This is a review of House of the Seven Hawks I wrote for the IMDB.
House of the Seven Hawks was released in December 1959, when its star, Robert Taylor, was forty-eight years old. It is a mystery based on Victor Canning’s best selling book, House of the Seven Flies. The plot concerns John Nordley, an American ex-pat who lives in Britain and runs a charter boat. Captain Nordley is flung into a convoluted situation involving dead policemen, ex-Nazis, scheming women, creepy crooks and innocent daughters.
The New York Times called the movie “a satisfying labyrinthine plot and carefully placed direction and underplaying that adds up to a modest but truly taut and absorbing diversion.” The director is Richard Thorpe, who had worked with Taylor before in six other movies, including The Crowd Roars, Ivanhoe and Knights of the Round Table.
Despite being basically a suspense film House of the Seven Hawks has a considerable comic undertone. Robert Taylor plays Nordley as the only sane man in a nest of loonies. No one is what they are supposed to be, with people assuming false identities and numerous double-crosses.
Other than Taylor, the cast is European. Nicole Maurey plays the love interest. Linda Christian is a one of the double-crossers. Donald Wolfitt and Gerard Heinz are policemen. David Kossoff, Eric Pohlmann and Philo Hauser are villains. The story ends with a diving expedition to recover stolen treasure and a satisfying shoot-out.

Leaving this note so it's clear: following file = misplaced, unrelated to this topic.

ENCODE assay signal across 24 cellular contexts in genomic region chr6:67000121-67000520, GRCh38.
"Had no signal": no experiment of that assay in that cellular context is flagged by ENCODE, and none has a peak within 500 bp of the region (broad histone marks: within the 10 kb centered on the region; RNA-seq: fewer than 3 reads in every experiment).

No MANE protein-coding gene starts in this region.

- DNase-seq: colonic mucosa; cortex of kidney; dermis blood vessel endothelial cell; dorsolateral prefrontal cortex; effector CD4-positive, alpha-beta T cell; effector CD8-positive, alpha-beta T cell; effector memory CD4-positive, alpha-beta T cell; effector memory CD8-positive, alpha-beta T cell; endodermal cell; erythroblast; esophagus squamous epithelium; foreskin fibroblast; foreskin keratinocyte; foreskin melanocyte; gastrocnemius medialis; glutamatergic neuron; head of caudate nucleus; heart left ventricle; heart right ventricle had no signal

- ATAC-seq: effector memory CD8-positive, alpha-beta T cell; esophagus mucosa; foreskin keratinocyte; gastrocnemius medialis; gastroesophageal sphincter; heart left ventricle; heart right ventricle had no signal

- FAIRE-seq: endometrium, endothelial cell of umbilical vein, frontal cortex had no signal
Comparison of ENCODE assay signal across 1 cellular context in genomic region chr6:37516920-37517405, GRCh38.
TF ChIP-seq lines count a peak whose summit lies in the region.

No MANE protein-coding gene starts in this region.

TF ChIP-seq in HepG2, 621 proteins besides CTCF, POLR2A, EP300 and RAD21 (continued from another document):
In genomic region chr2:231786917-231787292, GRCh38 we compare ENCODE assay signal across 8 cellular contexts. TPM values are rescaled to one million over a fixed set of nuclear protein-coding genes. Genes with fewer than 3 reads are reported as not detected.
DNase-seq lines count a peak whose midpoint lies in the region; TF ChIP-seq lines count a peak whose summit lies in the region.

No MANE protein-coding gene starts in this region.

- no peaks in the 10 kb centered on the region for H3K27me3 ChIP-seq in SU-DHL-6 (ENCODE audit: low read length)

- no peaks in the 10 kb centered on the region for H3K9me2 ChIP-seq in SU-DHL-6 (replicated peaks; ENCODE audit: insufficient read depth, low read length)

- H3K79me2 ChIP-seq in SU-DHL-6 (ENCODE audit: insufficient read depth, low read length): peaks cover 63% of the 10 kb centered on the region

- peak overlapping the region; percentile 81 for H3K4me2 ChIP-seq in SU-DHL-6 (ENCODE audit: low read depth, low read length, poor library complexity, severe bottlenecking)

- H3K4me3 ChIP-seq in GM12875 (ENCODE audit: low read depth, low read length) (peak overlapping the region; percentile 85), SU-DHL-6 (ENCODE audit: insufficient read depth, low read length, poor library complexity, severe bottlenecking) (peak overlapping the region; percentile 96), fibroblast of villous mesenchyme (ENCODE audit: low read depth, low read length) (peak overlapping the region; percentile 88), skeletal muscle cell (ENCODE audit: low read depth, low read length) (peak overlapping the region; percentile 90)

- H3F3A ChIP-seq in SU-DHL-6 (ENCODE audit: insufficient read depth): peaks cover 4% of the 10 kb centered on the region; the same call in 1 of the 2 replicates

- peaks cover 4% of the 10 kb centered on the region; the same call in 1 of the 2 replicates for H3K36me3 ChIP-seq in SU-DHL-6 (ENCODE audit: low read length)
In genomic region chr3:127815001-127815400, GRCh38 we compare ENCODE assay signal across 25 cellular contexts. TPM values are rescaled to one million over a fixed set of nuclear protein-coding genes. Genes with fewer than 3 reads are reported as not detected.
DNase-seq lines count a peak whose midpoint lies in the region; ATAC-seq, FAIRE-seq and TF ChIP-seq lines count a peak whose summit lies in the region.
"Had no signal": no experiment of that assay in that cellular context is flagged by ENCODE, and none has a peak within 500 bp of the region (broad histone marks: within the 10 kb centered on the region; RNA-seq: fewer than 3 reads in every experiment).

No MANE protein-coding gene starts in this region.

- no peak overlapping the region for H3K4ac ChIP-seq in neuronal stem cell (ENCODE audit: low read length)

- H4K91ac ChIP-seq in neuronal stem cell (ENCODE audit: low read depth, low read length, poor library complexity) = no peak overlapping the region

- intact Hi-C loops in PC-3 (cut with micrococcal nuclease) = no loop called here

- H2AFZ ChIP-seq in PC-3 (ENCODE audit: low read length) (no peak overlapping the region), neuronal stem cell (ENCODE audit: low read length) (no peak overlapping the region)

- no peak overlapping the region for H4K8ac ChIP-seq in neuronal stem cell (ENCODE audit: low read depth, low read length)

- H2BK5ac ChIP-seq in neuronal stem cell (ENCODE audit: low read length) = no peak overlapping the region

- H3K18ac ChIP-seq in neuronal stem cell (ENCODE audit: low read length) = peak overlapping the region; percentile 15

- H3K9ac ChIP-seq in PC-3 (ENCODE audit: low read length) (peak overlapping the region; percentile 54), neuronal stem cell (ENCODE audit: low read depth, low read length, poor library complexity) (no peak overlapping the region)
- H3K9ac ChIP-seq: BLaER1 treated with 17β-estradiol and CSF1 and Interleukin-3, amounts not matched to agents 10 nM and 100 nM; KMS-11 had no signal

I’m not sure Robert Taylor took this movie terribly seriously. He wears the same costume throughout the film, including an Eisenhower jacket that he had made for himself. He does a little mugging, especially when Nordley is being asked to believe one fantastic lie after another. Far from being wooden, he displays considerable facial flexibility. Mr. Taylor does look as though he’s having fun.
MGM seems to be insisting that Mr. Taylor is much younger than his actual age. Nicole Maurey is too young for him. He is referred to in one scene as a young man. As in so many films the story gets him out of his clothes. The Taylor body is in good shape for a 48 year old, but it’s not the body he had twenty years earlier. Nonetheless this film provides good, undemanding and ultimately satisfying entertainment.
I watched this film tonight (haven’t seen it for ages) and was reading the IMDb review on my smart phone. As I was reading the reviews I came across one of the reviews which seemed familiar to me
Checked it out on my computer and of course it was yours truly who had added this favourable review on IMDb. Ahh, Judith one never knows when one will stumble across one of your literary contributions about Robert Taylor. Just think how many people you reach with your talents.
Hi, June, I’m really glad when my reviews reach people. I don’t find them all that easy to write so it’s really nice to be appreciated. Judith